14 June 2019

More than you want

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The rain keeps up for the fifth or sixth day now and I think I've finally adapted. I can't write. I can't sleep. I keep waking in ninety minute intervals, ready to eat, ready to do something, first at one and then at two thirty. I act like I don't know what it is that's keeping me up, but I do know of course; I'm not eating enough to cover my running. I'm obsessive and then eat too much and then too little and then it's high fat then it's calorie maintenance then it's something else and I can't control it. Or I can control it too much, too carefully. I wake up and look myself in the mirror, look at the beard I'm growing and tell myself to be normal, you can be normal. You'll be thirty seven in thirteen days. Be normal, stop being whatever this is.

A student, one of my favourite students from a few years ago, was in campus and we chatted about the last couple of months and what he was doing. He was eating something which he offered me, and I didn't know what to say: No, not for any number of reasons, but thank you for offering. We walked together and I gave some advice about life plans, what another degree is worth in the grand scheme of things. We said goodbye at the top of the stairs and I went on to the next meeting, but I was happy the conversation had steered clear of animals and climate change and how tired I look — good, that's not what I'm here for anyway.

In thirteen days, I will be thirty seven. Every year you live, your life expectancy increases and even though I feel old, what an insufferable kind of old thirty seven will be. I will be young again when I'm forty, but until then I will just be getting older and older. My parents sent me a tracksuit, and I grew a beard — it's incongruity all the way down. You need someone you trust and love enough to say to you, Stop. Just stop. I wake up and eat again and have more coffee and meditate until everyone wakes up and the excruciating television show of the moment is turned on and off in the other room. I let the cat out and go back to my work, these two paragraphs I'm revising that I can't quite get right about how people avoid talking about the things that matter. Stare at a map of Tokyo trying to make plans for my autumn when I'll break free again, the guilt of however many kilograms of CO2 my flight will produce hanging over me like a judgement.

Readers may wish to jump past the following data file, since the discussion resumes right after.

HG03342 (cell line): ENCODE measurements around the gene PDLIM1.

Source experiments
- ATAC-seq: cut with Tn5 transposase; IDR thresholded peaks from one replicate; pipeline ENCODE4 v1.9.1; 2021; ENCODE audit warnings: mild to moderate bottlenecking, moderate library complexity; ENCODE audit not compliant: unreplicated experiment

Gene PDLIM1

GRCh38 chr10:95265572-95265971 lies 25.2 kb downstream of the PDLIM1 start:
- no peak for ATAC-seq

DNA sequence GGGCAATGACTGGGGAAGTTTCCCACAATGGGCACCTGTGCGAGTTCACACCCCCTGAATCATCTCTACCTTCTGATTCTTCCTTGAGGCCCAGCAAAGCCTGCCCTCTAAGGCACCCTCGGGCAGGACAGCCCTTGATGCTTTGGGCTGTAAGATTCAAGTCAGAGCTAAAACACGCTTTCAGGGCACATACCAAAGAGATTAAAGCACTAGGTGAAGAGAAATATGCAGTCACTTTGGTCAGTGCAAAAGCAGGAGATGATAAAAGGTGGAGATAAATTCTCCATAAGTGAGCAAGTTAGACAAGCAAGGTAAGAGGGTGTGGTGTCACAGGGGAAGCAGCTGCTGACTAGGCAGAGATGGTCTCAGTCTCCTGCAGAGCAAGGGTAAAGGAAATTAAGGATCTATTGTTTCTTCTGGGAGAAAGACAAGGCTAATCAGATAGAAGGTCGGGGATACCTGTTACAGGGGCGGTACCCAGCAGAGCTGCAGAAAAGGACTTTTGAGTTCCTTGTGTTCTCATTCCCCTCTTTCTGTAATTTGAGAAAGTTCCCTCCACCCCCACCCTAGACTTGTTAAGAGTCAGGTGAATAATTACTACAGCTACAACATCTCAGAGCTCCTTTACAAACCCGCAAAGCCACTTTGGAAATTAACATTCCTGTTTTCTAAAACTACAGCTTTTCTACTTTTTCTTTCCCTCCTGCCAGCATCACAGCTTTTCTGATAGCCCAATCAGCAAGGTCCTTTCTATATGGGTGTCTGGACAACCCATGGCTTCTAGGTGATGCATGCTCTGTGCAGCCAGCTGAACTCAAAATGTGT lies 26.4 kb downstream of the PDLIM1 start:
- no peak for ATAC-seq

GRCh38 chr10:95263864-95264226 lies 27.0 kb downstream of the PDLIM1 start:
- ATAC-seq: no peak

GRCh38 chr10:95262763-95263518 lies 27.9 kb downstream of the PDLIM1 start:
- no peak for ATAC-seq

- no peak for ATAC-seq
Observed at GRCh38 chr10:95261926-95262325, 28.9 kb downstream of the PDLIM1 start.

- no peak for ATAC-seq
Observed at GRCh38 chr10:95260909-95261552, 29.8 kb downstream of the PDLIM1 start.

Instead, I'm just running and running. Running faster than I have before, with a metronome in my ear 178 beats per minute or 184 beats per minute like the trail is a treadmill and there are not hills. I got new shoes and ran so much they don't look new after fourteen days. I have a metric for that, the app will tell me how many  kilometers they've taken me if I look: there it is, 143.3 and I'll do another seven this afternoon. The rain stopped me a day or two and I found myself wandering around the house after I had proofread the pages I needed to and stood in my pyjamas looking out at Victoria Road, the water rushing down and thinking about the impending climate disasters that we rightly hear about now. Where are my children. Are they out in this.

Of course they are. The world has not stopped spinning, has it, all the concerns about net zero emissions and at what point we say the rain has become a part of a climate crisis and not just the rain, not just another day of rain. I don't know. I bought a new phone and felt guilty. I ordered something and it came in plastic and I felt guilty. I ran home and ate beans and curry. Waited to fall asleep and then wake up again.
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